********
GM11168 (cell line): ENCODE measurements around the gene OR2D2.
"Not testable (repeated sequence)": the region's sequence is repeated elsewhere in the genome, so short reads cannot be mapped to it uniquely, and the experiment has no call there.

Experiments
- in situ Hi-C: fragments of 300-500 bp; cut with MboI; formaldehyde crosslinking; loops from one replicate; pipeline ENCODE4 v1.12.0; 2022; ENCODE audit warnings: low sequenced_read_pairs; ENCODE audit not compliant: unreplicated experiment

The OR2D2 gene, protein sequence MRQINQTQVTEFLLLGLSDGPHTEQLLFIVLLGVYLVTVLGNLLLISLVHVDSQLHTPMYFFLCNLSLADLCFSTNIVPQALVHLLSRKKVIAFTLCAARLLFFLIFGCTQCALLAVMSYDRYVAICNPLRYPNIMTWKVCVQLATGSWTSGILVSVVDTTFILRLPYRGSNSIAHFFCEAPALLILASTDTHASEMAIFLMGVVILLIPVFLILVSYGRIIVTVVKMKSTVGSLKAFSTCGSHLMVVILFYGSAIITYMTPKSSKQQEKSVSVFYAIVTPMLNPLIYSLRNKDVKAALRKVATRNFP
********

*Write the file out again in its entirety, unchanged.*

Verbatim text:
GM11168 (cell line): ENCODE measurements around the gene OR2D2.
"Not testable (repeated sequence)": the region's sequence is repeated elsewhere in the genome, so short reads cannot be mapped to it uniquely, and the experiment has no call there.

Experiments
- in situ Hi-C: fragments of 300-500 bp; cut with MboI; formaldehyde crosslinking; loops from one replicate; pipeline ENCODE4 v1.12.0; 2022; ENCODE audit warnings: low sequenced_read_pairs; ENCODE audit not compliant: unreplicated experiment

The OR2D2 gene, protein sequence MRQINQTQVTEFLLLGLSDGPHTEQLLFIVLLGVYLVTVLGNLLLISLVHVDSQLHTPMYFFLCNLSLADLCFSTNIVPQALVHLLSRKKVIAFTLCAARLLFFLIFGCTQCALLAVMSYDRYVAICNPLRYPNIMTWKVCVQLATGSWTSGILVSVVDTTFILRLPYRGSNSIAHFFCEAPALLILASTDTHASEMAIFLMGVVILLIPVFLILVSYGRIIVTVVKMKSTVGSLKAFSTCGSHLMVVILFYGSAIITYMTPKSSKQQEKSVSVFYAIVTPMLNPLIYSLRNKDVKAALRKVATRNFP